24. 24.  Keep a Word Study NotebookExamples of  Students will keep a notebook divided into 2 sections. In the Word Study section, students will keep records of sorts, word hunts and lists generated in groups, and written reflections of sorts. In the Looking into Language section, lists of words related to themes and units, words categorized by parts of speech and semantic webs of content area studies.Spelling  Perform Compound Word Activities  Share compound words, discuss meaning, draw pictures to illustrateInstruction   Word Sorts: can focus on shared words or concepts Have students cut compound words apart. Then challenge them to create as many new compound words as they can. Discuss, share, write sentences, draw pictures.Syllables & Affixes Stage  Play Double Scoop  A gameboard is prepared and sentences using consonant doubling and e drop when adding inflected ending are written on small cards to go into a deck. A dry erase board is used to label headings of the to categories plus a category for no change. After player one rolls a die, playerGuidelines: two reads a sentence from the first card. Player one writes the underlined word under the correct heading on the dry erase board without seeing it. Player 2 checks to see if the answer is correct. If correct, player 1 may move the number of spaces rolled. Play continues with players takingoStudents’ should be turns until there is a winner.  Play Freddy, the Hopping, Diving, Jumping Frogactively involved  Create a game board with either Double, E Drop or Nothing written on each space. Prepare playing cards with a variety of words having –ing added (an equal number for each rule). Playing cards are placed face down. Each player draws a card, reads it out loud and moves to the closestoStudent’s prior space that matches. Play continues by taking turns until there is a winner.knowledge should be  Play Slap Jack A two-person card came where open and closed-syllable words are represented by any of theengaged  syllable spelling patterns. Words with the selected patterns are written on 52 cards. Cards are shuffled and dealt face down to each player until all cards are gone. Players simultaneously turn a card up and places it in a common pile. If both cards have the same pattern, the first player tooStudents should have slap the pile takes all the cards in the common pile. Play continues until one player ends up with all the cards.many exposures to words  Play Vocabulary Jeopardyin meaningful contexts  Students generate vocabulary cards from a unit of study. Students make a game using a gameboard template and write questions on cards that relate to facts and concepts studies. Answers are written on the back of the cards which are then sorted into categories. The whole class plays as teams.oStudents need  Play other Words Their Way gamessystematic instruction of  Play Stressbustersstructural elements and   A board game used to practice discriminating the accented or stressed syllable in a given word. Play Pair Them Uphow these elements  A card game similar to Memory where students match up unusual plurals such as wife/wives. Play Prefix Spincombine   A game where the idea that prefixes and base words can be combined in different ways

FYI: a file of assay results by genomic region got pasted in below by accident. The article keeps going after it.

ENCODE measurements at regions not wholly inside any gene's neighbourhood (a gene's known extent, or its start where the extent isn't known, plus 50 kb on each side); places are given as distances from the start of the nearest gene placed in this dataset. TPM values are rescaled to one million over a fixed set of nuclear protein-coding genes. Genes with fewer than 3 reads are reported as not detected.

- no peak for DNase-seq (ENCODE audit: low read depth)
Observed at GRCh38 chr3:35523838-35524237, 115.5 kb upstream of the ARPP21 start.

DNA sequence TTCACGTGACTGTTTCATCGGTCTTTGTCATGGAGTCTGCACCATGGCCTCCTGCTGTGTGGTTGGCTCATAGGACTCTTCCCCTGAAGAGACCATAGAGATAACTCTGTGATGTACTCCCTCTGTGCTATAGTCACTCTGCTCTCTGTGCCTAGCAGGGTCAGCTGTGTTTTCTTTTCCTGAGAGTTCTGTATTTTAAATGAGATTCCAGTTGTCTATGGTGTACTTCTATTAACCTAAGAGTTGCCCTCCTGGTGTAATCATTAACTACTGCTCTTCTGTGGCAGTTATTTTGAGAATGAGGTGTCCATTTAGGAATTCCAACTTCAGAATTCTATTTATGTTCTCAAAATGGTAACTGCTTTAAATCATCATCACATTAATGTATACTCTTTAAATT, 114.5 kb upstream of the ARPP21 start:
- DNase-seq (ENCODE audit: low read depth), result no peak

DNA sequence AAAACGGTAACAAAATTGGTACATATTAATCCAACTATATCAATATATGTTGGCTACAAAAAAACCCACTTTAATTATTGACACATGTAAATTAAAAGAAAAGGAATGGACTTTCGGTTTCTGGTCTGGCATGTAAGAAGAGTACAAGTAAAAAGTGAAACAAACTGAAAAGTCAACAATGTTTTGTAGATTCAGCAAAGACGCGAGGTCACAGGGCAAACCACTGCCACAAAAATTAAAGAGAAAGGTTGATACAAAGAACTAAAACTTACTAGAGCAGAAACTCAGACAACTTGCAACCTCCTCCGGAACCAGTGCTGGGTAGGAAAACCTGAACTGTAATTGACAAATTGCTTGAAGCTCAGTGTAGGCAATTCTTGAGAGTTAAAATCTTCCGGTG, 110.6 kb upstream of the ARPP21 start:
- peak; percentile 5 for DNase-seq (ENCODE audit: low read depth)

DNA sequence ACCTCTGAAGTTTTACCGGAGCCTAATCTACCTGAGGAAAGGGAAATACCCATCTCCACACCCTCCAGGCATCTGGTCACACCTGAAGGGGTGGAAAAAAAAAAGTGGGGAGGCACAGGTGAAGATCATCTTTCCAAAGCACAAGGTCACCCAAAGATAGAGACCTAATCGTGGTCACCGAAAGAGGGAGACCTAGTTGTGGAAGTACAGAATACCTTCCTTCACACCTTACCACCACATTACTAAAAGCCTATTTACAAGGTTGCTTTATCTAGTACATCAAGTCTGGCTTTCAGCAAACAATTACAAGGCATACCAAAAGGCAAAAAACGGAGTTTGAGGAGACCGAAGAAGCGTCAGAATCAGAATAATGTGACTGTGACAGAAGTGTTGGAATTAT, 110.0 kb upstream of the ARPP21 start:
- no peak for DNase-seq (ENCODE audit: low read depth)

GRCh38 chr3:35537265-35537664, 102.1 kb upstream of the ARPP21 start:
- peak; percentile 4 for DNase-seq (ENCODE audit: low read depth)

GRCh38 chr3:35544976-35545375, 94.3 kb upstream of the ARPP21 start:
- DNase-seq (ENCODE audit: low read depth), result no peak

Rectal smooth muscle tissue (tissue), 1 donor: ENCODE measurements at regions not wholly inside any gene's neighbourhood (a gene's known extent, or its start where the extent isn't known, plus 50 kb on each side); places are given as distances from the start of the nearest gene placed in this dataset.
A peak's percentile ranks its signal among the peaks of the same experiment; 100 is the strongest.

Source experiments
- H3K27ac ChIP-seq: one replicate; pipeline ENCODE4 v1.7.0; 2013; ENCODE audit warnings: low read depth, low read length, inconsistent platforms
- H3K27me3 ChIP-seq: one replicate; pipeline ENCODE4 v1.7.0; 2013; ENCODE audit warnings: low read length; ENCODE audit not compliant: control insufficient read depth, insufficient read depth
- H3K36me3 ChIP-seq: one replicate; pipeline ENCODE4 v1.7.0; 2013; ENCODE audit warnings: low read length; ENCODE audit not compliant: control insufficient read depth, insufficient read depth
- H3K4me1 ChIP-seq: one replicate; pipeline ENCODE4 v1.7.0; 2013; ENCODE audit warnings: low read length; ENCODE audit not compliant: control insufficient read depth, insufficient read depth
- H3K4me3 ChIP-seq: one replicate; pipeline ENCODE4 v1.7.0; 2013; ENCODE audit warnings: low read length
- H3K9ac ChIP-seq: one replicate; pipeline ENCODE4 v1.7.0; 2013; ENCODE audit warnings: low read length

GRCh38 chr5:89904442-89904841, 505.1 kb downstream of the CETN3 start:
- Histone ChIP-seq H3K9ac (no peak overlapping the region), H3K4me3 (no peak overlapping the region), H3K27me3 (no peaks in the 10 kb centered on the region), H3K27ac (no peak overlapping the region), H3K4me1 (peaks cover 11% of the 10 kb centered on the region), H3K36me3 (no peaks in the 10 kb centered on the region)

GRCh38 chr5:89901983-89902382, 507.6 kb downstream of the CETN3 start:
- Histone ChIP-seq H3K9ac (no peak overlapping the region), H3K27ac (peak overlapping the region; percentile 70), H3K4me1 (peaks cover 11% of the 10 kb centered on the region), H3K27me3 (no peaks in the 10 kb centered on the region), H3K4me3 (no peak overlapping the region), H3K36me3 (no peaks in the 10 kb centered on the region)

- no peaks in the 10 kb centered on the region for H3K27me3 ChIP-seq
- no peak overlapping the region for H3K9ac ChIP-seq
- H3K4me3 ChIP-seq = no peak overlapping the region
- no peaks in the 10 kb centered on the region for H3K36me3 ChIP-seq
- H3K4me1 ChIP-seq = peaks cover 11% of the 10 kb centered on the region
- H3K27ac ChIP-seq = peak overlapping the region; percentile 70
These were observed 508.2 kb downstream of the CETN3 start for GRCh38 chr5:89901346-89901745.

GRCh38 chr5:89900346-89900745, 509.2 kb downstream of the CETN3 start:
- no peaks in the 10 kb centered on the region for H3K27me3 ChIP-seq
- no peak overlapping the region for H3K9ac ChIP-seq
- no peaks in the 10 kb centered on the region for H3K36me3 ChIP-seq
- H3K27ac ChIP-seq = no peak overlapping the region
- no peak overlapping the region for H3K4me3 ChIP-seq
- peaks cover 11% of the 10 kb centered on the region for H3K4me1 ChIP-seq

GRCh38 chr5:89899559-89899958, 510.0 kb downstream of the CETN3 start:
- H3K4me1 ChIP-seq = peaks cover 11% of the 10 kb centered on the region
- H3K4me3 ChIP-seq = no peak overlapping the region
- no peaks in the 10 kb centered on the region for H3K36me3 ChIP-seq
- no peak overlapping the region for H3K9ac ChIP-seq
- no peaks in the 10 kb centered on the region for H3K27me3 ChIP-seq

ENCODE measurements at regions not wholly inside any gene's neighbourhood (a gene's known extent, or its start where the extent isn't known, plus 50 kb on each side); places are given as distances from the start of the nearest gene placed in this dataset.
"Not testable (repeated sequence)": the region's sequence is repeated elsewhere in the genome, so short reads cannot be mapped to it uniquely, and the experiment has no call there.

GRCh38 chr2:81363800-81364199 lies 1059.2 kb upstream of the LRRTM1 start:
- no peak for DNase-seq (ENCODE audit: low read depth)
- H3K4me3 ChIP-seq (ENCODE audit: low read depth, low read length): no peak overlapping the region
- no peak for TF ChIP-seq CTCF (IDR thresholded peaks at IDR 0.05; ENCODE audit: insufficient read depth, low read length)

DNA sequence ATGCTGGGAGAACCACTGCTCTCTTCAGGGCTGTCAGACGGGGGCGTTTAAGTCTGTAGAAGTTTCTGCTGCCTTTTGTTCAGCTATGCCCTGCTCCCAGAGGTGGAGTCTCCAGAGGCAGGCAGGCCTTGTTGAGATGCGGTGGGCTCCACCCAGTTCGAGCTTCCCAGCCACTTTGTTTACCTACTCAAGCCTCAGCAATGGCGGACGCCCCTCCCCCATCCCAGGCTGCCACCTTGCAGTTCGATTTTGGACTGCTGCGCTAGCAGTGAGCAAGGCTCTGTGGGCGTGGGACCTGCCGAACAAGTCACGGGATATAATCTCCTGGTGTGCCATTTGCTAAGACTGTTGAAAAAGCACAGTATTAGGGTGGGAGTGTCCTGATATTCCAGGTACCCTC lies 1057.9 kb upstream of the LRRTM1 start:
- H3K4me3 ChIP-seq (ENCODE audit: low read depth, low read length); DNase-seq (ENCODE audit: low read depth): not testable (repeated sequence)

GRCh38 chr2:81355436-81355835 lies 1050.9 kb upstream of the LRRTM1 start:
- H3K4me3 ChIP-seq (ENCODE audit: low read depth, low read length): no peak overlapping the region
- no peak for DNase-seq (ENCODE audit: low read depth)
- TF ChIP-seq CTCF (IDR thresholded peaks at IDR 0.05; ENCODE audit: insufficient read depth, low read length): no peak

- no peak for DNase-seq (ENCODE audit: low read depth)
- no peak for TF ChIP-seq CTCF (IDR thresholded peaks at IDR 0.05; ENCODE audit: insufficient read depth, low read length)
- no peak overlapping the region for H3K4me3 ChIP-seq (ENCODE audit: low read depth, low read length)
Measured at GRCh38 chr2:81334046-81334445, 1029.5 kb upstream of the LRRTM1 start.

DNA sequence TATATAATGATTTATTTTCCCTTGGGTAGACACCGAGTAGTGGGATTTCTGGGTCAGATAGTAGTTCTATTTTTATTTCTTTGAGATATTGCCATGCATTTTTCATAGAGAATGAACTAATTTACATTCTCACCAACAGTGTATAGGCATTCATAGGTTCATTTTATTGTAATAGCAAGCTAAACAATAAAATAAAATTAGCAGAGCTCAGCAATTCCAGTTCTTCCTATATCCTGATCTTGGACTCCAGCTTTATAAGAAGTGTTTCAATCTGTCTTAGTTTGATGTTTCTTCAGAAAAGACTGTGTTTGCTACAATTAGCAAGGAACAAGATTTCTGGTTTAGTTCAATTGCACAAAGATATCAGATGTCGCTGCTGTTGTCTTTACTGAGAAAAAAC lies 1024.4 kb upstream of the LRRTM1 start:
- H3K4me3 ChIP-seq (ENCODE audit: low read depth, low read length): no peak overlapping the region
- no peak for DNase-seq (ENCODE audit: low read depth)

26. 26. Derivational Stage Description The derivational stage is the last stage from Words Their Way. The derivational stage is when new words are developed from other words, especially through affixes. Affixes are prefixes, suffixes, root words, or base words that are combined with other words. The derivational stage also encompasses the combining of words from their origins. Typically, the derivational stage is reached between the grades of 5th through 12th. This is associated with the meanings of words, as well as the stage for more advanced readers.
  27. 27. Derivational Relations Sample
  28. 28. Tips to Parents to Develop Orthographic Knowledge: Derivational Stage Increasing the reading material that is read at home as well as school.  By reading, students can increase their vocabulary and in turn, improve their spelling techniques and habits. Introduce your child to a variety of genres during reading. Facilitate an increase in your child’s high-frequency word knowledge. Introduce your child to different roots, prefixes, and suffixes, both common and uncommon.
  29. 29. Examples of Spelling Instruction: Derivational Stage Create word sorts.  Word sorts are a game that forces the child to look within two words and find the commonality between the two words. Creating posters for the word.  On the poster, the student writes the word, definition, synonym, or antonym, etymology, and either a sentence using the word or picture that represents the word. Practice base words using ―Words that Grow‖  A picture of a tree with multiple branches is used. At the trunk of the tree, the base word is written. Then, inside of the branches the words that have the base word inside of the words are written. Practice root words by playing ―Brainburst‖  Root words are written on a note cards and placed in a stack lying face down. Then, the students are told to flip the top card over and they are given 2-3 minutes to write down as many words that incorporate the root word shown on the note card. If a student has a word that no one else does, that student gets a point. If multiple students have the same word, then no points are awarded. These ideas are just a few that seem to be the most engaging way to help teach spelling. However, the Words Their Way program includes many games that would be helpful to all spelling stages or instructional strategies that could possibly be adapted for any word pattern stage.